What A Wonderful World – Raja Ampat

The last few weeks have given us fabulous adventures both above and below the waterline. First there was Wayag with its’ stunning landscape and since then we’ve continued to explore other islands and underwater paradises. 

Under the surface, Raja Ampat teems with life in an explosion of diversity and colour that takes our breath away.  We marvel at this pristine marine environment that we’re so privileged to get a glimpse of – particularly when so much of the world’s reefs are damaged and dying.  Our photos can never do it justice, but I hope this blog gives you an idea of some of the underwater beauty we’ve been lucky enough to witness.

After leaving Wayag we make our way south to Kawe, mostly famous for lying on the equator and all those equator parties.  There’s even a monument to mark the line on one of the small islands we pass, and yes, we’re now back in the Southern Hemisphere and racking up those equator crossings.

The monument marking the equator at Kawe Island

We anchor in a beautiful deserted bay and tie our stern line to one of the coconut palms on the beach to avoid dragging onto the surrounding reef.  There’s a local turtle who comes to visit, and some beautiful snorkelling all around the bay.

Our anchorage at Kawe – good job we have long stern lines!
Inquisitive turtle coming to check us out
I’m not sure what type of crinoid this is, but it looks like a crazy owl to me!
more colourful crinoids

From there we make our way to Palau Motus, christened “4G Lagoon” by our friends on “Sarabande”. (You can tell that cruisers get somewhat excited when we find internet coverage).  Sadly the internet turns out to be very patchy, more 2G than 4G, but it’s a pretty stop and for once we’re anchoring in under 15M of water and a sandy bottom to boot. Oh joy!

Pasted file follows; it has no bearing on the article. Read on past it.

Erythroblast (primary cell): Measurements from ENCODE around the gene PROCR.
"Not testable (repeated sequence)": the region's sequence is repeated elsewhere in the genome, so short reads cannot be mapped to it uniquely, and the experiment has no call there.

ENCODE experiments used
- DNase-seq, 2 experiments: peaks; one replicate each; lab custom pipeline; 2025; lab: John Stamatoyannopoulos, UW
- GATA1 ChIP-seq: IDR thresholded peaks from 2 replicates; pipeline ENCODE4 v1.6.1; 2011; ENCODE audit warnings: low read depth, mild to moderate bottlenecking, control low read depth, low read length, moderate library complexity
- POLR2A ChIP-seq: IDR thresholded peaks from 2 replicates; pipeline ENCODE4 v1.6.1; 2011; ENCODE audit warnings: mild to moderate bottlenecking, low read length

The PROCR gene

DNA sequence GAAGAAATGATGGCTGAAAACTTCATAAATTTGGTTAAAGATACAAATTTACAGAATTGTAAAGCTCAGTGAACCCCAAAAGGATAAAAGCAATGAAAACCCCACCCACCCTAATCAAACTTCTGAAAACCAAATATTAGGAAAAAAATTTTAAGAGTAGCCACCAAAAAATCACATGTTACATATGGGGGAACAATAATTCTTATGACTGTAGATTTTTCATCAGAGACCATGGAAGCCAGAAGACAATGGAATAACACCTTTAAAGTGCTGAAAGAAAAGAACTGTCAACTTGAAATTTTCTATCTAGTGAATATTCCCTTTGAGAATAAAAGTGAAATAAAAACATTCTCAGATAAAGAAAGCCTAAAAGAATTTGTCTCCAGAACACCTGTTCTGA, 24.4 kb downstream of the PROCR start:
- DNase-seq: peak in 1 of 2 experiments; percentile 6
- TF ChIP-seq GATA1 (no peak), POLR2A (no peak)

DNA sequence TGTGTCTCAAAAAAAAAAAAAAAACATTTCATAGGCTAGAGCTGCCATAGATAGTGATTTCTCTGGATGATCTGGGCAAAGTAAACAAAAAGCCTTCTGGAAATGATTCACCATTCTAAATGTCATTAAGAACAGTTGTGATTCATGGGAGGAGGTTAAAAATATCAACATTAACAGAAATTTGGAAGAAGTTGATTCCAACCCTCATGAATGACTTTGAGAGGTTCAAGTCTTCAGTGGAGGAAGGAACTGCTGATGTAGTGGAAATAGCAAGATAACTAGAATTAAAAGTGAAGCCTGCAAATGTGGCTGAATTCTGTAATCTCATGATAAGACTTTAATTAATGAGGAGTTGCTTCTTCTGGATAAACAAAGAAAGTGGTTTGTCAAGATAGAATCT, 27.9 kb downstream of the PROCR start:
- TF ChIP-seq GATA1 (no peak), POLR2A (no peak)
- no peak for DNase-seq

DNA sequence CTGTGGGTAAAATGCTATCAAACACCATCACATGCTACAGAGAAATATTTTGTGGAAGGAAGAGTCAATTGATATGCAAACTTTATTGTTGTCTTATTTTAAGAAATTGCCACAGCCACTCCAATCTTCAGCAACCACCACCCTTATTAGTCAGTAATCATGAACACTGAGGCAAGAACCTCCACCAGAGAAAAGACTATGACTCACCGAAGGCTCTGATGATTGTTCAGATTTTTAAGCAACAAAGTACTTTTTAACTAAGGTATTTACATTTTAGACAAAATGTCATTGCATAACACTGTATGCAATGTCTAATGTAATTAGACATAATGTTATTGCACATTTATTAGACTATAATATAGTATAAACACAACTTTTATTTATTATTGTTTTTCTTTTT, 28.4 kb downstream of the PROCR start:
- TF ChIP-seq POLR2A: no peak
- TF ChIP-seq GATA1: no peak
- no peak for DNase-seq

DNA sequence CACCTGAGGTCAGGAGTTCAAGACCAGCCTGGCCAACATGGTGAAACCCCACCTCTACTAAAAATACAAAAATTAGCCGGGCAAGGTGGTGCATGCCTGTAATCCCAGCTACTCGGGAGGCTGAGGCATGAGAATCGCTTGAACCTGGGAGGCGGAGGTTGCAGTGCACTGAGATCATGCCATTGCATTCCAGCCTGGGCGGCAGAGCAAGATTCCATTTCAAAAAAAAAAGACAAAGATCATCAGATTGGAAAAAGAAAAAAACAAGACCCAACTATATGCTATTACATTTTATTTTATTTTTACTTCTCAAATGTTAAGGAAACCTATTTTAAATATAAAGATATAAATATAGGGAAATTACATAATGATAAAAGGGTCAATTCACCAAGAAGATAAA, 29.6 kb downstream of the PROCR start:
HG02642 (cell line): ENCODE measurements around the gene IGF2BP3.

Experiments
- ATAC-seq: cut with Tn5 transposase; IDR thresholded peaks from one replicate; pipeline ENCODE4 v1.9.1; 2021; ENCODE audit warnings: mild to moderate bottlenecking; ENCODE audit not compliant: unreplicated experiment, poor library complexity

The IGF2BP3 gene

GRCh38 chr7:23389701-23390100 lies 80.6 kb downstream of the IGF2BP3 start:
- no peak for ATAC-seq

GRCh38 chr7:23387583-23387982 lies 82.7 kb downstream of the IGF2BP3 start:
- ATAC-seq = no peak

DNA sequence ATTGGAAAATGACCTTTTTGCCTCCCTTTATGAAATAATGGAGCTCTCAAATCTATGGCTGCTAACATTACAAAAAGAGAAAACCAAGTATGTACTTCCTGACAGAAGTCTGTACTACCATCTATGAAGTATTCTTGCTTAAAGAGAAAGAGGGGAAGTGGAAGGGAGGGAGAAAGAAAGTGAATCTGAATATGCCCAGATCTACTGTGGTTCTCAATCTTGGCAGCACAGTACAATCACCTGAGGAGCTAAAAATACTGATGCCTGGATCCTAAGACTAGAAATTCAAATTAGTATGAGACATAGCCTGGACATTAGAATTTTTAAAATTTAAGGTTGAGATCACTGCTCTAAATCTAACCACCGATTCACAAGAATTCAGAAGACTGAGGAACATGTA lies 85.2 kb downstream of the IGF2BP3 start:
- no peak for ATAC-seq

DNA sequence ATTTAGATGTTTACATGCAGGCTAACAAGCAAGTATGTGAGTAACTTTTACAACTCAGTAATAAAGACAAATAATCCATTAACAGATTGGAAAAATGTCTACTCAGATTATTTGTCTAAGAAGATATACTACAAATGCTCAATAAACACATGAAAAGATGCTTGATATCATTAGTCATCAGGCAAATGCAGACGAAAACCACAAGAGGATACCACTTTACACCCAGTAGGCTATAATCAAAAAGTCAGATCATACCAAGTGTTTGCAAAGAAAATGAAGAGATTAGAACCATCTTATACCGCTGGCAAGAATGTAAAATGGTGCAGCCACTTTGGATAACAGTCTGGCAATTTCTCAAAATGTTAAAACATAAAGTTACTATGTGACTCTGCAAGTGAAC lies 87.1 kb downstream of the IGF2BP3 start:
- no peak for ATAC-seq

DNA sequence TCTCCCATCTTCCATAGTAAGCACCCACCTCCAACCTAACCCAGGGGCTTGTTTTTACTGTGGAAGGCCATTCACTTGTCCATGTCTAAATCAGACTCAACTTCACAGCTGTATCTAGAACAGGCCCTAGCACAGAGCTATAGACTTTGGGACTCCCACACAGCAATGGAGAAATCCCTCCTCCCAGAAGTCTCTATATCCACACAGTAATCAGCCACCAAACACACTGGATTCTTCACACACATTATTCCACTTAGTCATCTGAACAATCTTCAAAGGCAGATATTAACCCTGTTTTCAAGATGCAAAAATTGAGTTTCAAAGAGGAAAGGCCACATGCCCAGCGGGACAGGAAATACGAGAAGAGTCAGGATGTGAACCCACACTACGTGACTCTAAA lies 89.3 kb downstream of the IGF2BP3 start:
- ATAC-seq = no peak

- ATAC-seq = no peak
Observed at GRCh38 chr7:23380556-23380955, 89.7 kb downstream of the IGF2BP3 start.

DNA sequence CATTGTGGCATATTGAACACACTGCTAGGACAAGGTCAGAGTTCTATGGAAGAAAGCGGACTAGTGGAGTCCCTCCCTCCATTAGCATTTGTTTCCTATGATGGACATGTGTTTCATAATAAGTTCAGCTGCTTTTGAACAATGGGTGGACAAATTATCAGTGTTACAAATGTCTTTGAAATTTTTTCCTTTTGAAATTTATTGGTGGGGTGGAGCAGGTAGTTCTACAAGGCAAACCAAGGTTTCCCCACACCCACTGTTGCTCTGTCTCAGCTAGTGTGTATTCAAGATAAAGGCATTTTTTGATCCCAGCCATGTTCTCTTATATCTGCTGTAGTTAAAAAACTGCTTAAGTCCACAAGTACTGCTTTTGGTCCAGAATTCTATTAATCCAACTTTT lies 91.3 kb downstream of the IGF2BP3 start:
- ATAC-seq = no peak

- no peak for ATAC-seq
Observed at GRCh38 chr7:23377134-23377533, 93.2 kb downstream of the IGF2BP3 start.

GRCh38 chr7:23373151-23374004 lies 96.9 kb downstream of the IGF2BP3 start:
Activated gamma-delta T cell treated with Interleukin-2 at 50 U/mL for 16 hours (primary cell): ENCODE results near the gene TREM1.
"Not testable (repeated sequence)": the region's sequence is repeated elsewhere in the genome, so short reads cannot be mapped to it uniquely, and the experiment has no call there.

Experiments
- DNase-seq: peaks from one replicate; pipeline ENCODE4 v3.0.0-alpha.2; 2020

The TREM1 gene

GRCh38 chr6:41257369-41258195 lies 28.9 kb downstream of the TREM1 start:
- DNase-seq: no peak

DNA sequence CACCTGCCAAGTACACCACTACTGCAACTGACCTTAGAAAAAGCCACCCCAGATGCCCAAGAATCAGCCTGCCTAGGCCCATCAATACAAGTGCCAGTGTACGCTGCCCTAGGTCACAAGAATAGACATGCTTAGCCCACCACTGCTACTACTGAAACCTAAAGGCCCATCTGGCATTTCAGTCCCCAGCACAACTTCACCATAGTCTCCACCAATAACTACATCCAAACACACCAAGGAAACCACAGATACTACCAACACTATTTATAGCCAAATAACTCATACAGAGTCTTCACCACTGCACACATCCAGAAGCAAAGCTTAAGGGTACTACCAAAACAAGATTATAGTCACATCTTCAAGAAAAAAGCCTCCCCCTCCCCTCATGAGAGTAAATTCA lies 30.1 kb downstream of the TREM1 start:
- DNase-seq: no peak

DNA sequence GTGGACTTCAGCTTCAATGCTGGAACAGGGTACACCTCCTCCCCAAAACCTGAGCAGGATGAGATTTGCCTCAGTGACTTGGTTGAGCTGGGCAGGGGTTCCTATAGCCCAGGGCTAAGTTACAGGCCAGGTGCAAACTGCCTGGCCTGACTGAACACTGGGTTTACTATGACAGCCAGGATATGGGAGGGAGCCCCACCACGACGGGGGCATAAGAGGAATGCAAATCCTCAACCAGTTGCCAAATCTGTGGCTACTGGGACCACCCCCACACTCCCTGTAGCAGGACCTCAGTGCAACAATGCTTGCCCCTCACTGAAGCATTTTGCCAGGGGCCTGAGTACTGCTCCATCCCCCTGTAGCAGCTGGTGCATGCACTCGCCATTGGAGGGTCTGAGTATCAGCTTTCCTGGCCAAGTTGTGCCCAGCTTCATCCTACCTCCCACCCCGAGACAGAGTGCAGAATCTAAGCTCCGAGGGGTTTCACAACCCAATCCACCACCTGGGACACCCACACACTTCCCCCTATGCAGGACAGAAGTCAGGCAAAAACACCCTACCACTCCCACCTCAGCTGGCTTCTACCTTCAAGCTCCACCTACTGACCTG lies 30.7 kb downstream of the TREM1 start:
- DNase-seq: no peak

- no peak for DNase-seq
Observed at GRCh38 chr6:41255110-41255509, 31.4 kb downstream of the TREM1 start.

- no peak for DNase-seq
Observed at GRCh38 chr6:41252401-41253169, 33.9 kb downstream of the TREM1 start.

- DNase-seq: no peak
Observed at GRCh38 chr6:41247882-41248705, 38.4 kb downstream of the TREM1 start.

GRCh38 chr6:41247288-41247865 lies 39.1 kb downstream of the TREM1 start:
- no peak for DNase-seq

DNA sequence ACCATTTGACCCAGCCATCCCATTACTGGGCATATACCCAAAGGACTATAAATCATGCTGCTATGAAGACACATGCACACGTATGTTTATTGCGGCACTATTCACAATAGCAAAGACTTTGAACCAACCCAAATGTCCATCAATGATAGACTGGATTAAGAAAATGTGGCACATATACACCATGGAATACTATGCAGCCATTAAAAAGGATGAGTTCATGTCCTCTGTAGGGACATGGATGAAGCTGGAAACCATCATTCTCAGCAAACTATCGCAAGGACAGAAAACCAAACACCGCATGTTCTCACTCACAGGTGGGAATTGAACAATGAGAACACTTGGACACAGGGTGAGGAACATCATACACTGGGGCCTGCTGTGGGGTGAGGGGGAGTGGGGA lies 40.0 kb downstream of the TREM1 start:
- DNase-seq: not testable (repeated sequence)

Anchored inside Motus lagoon

We catch up with our cruising buddies at Besir Bay to celebrate Carol’s birthday, do a quick provisioning run to Waisai and then re-join “Sarabande” and “Jams”  back in our usual position at Penemu Island, tied up to the rock walls.  While here we hike the short way to the look-out on the small island to the east of Penemu, above the lagoon near two of our favourite dive sites (named “Bullseye”  and “Bullseye Ridge” by SV Delos).

Looking north over the lagoon – there’s a homestay tucked away in here
we anchor our dinghies in this little lagoon and dive around the outer walls of these small islands. There’s an underwater ‘window’ to swim back into the lagoon at the end of the dive.

“Sarabande” are heading back to Australia for Christmas, so we have a farewell party on the ‘jetty that leads to nowhere’ (literally!) just north of our anchorage.  Most of our merry band play ukulele with varying degrees of proficiency, and with my guitar plus one from “Sarabande” we hack away at a few songs. What we lack in skill we make up for in gusto and it’s great fun. The night finishes with our own firework display (it’s legal to buy them in Waisai, we must re-stock for New Year’s Eve!) much to the entertainment of the locals and the live aboard boats anchored in the bay.

The substantial ‘Jetty to Nowhere’ on Penemu island. It may not lead to anywhere but it’s a good party venue!

But it’s the diving that truly makes this place special. We do several dives and each one brings a new delight and another opportunity to appreciate every moment we have on this beautiful planet of ours. We hope you enjoy the photos…

Blue-girdled angelfish
Resting turtle unfazed by the attention
the beautiful but venomous lion fish
This has to be the teletubby of starfish
Clown triggerfish sleeping off a big night amongst the coral
These lined sweetlips like to pose – but they always look a bit mystified by the attention.
crazy colours
I thought these were egg sacs but it’s bubble coral. Fancy that?!
Giant Sweetlips just hanging out with their pals – these big boys weigh in around 15kg each I reckon
From big to small. A tiny nudibranch – much prettier than his land cousin, the slug.
a duo of pretty clams
thousands of reef fish feeding on plankton
beautiful lettuce coral gardens
Barry the Barracuda!
pinnate spadefish
spotted sweetlips
Hard to believe these dendrophyllia anemones are underwater – they look just like a bed of marigolds
And even more beautiful close up -ain’t nature grand!
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3 Responses to What A Wonderful World – Raja Ampat

  1. Rosemary Griffin says:

    You two have reached paradise! How fantastic to be able to snorkel over such a superb coral garden…magical. Nature really bestowed her gifts for Christmas xx

  2. Arnie says:

    How beautiful

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